Alaskan Seizures of CBD Products Leave Retailers in Limbo
By New Frontier Analysts
A case study in confusion came out of Alaska last week with news that officers of the state’s Alcohol and Marijuana Control Office raided several dispensaries of their cannabidiol (CBD) oil.
As reported by the Associated Press, the regulators received a tip from the U.S. Postal Service about leaking packages containing more than 1,000 vials of CBD oil destined for seven cannabis retail stores in Anchorage, Houston, Kenai, and Wasilla, respectively. Officers raided the stores and confiscated all their CBD extracts.
The confusion apparently stems from a December 2016 DEA ruling that any extract “from any plant of the genus Cannabis” is de facto a “marihuana (sic) extract,” and thus that the CBD extracts require lab testing before they can be sold in dispensaries.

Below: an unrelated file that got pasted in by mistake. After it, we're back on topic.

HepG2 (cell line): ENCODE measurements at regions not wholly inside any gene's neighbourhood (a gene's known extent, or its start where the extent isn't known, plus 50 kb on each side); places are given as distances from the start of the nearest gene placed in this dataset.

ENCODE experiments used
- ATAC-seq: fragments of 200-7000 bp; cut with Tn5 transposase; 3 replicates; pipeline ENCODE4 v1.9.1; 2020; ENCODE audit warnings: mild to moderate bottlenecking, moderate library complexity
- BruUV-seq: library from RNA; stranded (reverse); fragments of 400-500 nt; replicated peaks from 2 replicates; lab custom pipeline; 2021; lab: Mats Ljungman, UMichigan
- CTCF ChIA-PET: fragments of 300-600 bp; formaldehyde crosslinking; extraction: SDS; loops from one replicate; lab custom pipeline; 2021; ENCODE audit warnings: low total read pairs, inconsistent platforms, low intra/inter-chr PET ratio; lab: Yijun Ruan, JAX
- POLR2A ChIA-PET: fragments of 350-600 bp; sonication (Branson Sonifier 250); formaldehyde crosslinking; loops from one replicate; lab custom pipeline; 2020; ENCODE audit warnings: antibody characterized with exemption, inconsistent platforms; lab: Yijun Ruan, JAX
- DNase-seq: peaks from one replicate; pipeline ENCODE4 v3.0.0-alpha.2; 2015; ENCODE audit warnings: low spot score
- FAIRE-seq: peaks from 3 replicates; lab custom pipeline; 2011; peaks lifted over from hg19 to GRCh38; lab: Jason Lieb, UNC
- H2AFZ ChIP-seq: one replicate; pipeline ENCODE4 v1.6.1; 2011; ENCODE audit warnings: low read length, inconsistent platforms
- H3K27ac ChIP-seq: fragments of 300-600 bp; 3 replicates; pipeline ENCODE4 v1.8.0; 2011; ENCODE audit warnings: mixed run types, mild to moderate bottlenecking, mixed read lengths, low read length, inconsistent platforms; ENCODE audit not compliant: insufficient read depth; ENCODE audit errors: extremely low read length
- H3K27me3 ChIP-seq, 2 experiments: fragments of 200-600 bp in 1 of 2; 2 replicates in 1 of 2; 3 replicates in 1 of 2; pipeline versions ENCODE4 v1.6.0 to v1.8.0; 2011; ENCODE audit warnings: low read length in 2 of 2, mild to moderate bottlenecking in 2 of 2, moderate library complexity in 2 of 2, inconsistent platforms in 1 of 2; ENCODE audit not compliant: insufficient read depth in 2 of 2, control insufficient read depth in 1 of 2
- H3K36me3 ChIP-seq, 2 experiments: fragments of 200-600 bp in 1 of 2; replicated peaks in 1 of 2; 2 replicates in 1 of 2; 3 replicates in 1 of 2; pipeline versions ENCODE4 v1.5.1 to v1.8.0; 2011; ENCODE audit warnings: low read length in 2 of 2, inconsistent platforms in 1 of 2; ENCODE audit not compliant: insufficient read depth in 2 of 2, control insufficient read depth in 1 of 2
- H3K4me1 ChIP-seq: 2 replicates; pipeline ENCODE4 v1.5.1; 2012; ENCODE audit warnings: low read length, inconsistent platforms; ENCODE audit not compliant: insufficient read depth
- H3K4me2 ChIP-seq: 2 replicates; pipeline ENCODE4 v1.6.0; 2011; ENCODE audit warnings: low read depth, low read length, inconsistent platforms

Unfortunately for the retailers, what some of them had been selling without issue since last summer adds to the legal limbo they have been in while awaiting local government approval to sell THC-laden cannabis. CBD products were the only inventory items they could meanwhile sell, so the seized inventory represents a major sunk cost for the small business owners, especially where it constituted a dispensary’s sole revenue stream. While the dispensaries were reportedly the only businesses raided, CBD extract products can be commonly found in nearby health stores and other niche retail settings, as well as over the Internet. Owners of the raided businesses were further distraught since they had been given little information while the investigation was described indefinitely as “ongoing.”
For many, hemp and CBD products posed a promising bridge between cannabis industry insiders and outsiders. The combination of CBD extracts’ medicinal qualities with no psychoactive properties have helped win support for their widespread legalization. Unfortunately, with such products now targeted, Alaskan consumers may feel a renewed stigmatization toward CBD and hemp specifically, and the state’s cannabis industry generally, while their retailers can ill afford to idly await some clarity rather than continued confusion.